The action begins after a devastating sandstorm nearly wipes Dubai, United Arab Emirates, off the map. A U.S. military battalion, the “Dammed” 33rd, is sent in to help evacuate the city and lead survivors away from the windswept city.
The storm cuts off communications, and you, as Captain Martin Walker, now lead a small Delta Force into the remnants of the city, find anyone you can, and ultimately discover the fate of the 33rd‘s leader, Colonel John Konrad.
The game plays as a third-person shooter, with a wide variety of weapons and tactics typical to this genre. There is some squad-based action allowing the player to direct the other two members of Delta Force into position, fire on enemies, or heal an injured squadmate. Some weapons do have secondary modes, which come in handy for silent action (silencer) or taking out groups of enemies (grenade launcher).
But it is the story that drives this title. Walker (you) is presented with a series of choices throughout the game, some more obvious than others. The action twists and turns as your choices reveal new paths.
What makes this choice system unique is there is not necessarily a paragon/renegade decision to be made. Lead writer Walt Williams told CNN.com, “Sometimes there isn’t a right choice to be made, but you have to make one.”
Indeed, the options are less clear cut than in other games. Williams wanted players to experience the true feelings of helplessness that war presents soldiers in the field. Do you save the civilians from the firing squad or do you save the CIA agent who can possibly lead you to safety?
The tale is dark, foreboding and full of internal conflict. There were situations where I made a choice, saved the game, then reloaded before the choice to make a different selection because I didn’t know which one was “the right one.” But that’s what this is all about – it is the choice between lesser evils.
However, it was a situation where I wasn’t given a choice that affected me the most. While that speaks to the deep immersion of the game, it also flies in the face of what the game designers hoped players would feel by being in control.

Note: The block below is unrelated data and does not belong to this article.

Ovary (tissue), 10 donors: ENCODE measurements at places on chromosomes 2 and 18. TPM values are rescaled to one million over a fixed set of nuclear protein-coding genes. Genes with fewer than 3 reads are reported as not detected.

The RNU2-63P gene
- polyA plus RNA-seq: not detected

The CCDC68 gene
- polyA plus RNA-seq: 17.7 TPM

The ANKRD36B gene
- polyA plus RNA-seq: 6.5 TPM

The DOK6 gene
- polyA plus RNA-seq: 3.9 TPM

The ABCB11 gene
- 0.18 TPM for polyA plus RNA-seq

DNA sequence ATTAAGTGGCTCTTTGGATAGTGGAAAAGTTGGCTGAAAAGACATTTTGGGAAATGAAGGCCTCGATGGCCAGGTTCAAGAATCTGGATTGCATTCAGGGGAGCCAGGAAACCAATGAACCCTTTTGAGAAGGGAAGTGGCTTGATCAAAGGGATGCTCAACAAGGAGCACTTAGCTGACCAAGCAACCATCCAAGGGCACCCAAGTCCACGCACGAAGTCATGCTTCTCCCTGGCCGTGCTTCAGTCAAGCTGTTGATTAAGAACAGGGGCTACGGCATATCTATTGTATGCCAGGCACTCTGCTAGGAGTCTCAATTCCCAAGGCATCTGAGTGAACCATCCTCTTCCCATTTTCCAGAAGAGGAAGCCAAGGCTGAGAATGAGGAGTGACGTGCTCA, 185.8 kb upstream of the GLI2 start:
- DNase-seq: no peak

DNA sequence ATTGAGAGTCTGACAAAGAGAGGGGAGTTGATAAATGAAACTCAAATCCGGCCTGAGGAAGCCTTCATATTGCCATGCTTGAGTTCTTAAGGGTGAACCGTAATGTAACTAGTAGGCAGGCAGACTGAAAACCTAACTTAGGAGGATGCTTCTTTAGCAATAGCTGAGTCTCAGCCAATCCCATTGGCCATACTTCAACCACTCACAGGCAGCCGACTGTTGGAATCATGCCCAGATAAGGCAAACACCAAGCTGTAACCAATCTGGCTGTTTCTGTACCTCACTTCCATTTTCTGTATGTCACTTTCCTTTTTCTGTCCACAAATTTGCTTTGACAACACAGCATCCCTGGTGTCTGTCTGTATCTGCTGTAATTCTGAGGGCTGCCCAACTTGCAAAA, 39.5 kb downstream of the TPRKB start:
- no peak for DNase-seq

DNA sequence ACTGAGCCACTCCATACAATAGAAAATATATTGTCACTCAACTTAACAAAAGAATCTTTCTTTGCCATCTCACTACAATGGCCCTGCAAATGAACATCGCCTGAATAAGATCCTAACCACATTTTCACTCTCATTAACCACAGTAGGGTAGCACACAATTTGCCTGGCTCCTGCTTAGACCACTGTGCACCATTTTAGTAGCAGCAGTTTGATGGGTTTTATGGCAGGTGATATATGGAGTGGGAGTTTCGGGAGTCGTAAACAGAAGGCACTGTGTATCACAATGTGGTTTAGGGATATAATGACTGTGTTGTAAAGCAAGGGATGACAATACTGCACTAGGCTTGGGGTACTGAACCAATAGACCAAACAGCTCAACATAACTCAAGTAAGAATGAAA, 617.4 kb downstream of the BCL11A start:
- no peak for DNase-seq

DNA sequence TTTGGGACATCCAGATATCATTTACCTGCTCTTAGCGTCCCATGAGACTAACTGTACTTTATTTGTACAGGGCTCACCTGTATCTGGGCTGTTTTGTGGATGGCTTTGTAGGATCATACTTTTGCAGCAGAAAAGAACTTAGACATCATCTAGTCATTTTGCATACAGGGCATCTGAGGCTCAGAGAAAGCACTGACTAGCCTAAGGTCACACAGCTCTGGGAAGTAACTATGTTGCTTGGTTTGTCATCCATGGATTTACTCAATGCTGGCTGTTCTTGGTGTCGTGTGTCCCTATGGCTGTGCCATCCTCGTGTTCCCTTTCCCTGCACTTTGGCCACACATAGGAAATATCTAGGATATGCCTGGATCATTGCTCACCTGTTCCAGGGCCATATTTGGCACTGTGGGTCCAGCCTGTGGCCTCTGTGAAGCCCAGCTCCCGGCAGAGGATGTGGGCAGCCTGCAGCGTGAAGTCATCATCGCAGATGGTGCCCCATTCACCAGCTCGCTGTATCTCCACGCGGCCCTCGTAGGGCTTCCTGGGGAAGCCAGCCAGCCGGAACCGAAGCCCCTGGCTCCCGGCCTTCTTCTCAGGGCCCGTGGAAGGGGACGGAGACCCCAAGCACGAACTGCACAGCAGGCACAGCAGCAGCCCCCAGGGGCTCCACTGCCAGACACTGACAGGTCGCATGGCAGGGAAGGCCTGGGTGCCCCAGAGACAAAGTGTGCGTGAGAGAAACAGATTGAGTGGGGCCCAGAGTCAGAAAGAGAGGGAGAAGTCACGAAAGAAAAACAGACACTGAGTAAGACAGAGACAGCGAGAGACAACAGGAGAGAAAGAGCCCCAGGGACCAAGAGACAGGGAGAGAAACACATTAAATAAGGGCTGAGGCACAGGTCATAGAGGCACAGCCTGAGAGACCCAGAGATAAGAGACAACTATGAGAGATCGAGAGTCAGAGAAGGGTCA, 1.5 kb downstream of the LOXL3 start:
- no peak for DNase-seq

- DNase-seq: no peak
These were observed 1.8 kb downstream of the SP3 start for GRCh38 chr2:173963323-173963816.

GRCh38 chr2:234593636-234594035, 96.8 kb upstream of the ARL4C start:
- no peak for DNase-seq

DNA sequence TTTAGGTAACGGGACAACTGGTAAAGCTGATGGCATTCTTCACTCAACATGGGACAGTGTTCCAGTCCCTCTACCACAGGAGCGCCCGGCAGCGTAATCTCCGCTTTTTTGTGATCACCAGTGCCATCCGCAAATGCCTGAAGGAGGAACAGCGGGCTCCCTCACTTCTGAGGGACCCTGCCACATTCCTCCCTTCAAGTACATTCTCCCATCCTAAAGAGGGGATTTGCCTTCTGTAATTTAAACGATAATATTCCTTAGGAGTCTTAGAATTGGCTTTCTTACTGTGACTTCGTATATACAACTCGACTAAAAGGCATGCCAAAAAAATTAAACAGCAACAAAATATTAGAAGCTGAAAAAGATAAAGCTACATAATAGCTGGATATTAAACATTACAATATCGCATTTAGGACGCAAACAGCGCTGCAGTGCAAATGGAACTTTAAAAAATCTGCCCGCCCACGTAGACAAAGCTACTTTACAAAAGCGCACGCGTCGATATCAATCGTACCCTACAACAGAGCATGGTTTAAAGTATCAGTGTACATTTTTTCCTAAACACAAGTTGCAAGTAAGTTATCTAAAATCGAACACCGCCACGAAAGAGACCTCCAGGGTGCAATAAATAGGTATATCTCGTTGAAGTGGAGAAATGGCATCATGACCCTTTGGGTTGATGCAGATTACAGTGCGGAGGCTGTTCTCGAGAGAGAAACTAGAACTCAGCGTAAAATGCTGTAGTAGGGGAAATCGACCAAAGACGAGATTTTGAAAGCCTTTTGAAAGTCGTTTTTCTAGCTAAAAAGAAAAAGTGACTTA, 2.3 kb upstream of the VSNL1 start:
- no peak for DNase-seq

Trying not to give away spoilers here, the ending left me frustrated and betrayed at the climax of the game. Many of the choices I made seemed to be irrelevant and the entire premise lead me to the story’s pinnacle whether I wanted to go there or not.
Also, the story also seemed to “rub my nose” in the choices I made, outright mocking them or showing me what could have been. I get this was done in an effort to break Walker’s will for story purposes, but as a player, this could have been handled differently without making me (the player) feel like an idiot.
The only choice that made any difference to me as a player was the last one – even though it was a very big one.
“Spec Ops: The Line” is a Hitchcock-like story, with twist, turns and double takes leaving your head spinning and questioning your own value system. Williams and his team should rightfully be praised for putting together a tale that does show the horrors and futility of war.
“Some people might not get it,” he said. “Even we might not get it right, but at least people will be thinking about making games this way. Someone might even do it better than we do in the future.”
The bar is high. While the action is solid, if unspectacular, the storyline will drive the player forward and keep them engaged throughout. How the game ultimately feels at the end will certainly vary from player to player.
It does succeed in showing the futility and helplessness soldiers are forced to deal with in combat situations. For that, it deserves high marks.
“Spec Ops: The Line” is available now in North America and Europe for Windows PC, Xbox 360 and PlayStation 3. It is rated M for Mature due to blood and gore, intense violence, and strong language. This review was done with a provided copy for the Xbox 360. No multiplayer action was available at the time of writing.
Lightbox Interactive and founder Dylan Jobe wanted to take one of their old titles, “Warhawk,” and make it into something more enjoyable and more complete. “Warhawk,” released in 2007, was widely praised for its multiplayer action, but had no single player campaign.
Jobe and his team took the best ideas from “Warhawk,” combined them with a new setting and single-player campaign, then added his “Build and Battle” mechanic to offer a new way to think about shooters.
“Build and Battle” allows players to call down hardware from a dropship circling high above the planet. When I say hardware, I don’t mean a weapons cache full of ammo and guns. I mean large, physical structures and buildings that allow players to defend, attack and punish the enemy.